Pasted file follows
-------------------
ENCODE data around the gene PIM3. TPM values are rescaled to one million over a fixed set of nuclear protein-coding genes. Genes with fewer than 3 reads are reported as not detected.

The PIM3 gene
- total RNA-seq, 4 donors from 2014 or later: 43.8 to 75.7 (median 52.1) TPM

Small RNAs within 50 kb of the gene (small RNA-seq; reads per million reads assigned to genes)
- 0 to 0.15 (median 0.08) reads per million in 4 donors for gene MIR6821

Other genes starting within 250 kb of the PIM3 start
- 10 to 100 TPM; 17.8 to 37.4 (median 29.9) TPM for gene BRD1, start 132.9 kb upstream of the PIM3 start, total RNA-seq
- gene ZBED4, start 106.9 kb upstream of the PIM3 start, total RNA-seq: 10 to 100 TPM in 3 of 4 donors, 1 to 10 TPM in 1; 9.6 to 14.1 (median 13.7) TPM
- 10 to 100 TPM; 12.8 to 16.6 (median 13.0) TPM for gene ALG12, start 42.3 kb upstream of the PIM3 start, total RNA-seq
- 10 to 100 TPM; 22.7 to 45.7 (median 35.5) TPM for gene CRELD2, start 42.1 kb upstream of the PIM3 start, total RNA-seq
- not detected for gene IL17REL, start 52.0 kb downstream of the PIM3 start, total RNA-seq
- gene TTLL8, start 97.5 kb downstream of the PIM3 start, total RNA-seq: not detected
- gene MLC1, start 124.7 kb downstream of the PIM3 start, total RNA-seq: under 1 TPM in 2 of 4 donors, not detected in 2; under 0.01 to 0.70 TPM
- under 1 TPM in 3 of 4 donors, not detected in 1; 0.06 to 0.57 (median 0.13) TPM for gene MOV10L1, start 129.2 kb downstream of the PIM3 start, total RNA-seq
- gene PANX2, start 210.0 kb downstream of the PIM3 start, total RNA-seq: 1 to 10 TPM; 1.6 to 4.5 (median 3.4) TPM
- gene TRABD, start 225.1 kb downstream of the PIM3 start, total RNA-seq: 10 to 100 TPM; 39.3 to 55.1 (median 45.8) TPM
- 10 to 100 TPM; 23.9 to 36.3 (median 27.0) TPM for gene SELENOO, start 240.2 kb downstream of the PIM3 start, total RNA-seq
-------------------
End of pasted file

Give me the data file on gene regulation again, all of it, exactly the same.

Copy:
ENCODE data around the gene PIM3. TPM values are rescaled to one million over a fixed set of nuclear protein-coding genes. Genes with fewer than 3 reads are reported as not detected.

The PIM3 gene
- total RNA-seq, 4 donors from 2014 or later: 43.8 to 75.7 (median 52.1) TPM

Small RNAs within 50 kb of the gene (small RNA-seq; reads per million reads assigned to genes)
- 0 to 0.15 (median 0.08) reads per million in 4 donors for gene MIR6821

Other genes starting within 250 kb of the PIM3 start
- 10 to 100 TPM; 17.8 to 37.4 (median 29.9) TPM for gene BRD1, start 132.9 kb upstream of the PIM3 start, total RNA-seq
- gene ZBED4, start 106.9 kb upstream of the PIM3 start, total RNA-seq: 10 to 100 TPM in 3 of 4 donors, 1 to 10 TPM in 1; 9.6 to 14.1 (median 13.7) TPM
- 10 to 100 TPM; 12.8 to 16.6 (median 13.0) TPM for gene ALG12, start 42.3 kb upstream of the PIM3 start, total RNA-seq
- 10 to 100 TPM; 22.7 to 45.7 (median 35.5) TPM for gene CRELD2, start 42.1 kb upstream of the PIM3 start, total RNA-seq
- not detected for gene IL17REL, start 52.0 kb downstream of the PIM3 start, total RNA-seq
- gene TTLL8, start 97.5 kb downstream of the PIM3 start, total RNA-seq: not detected
- gene MLC1, start 124.7 kb downstream of the PIM3 start, total RNA-seq: under 1 TPM in 2 of 4 donors, not detected in 2; under 0.01 to 0.70 TPM
- under 1 TPM in 3 of 4 donors, not detected in 1; 0.06 to 0.57 (median 0.13) TPM for gene MOV10L1, start 129.2 kb downstream of the PIM3 start, total RNA-seq
- gene PANX2, start 210.0 kb downstream of the PIM3 start, total RNA-seq: 1 to 10 TPM; 1.6 to 4.5 (median 3.4) TPM
- gene TRABD, start 225.1 kb downstream of the PIM3 start, total RNA-seq: 10 to 100 TPM; 39.3 to 55.1 (median 45.8) TPM
- 10 to 100 TPM; 23.9 to 36.3 (median 27.0) TPM for gene SELENOO, start 240.2 kb downstream of the PIM3 start, total RNA-seq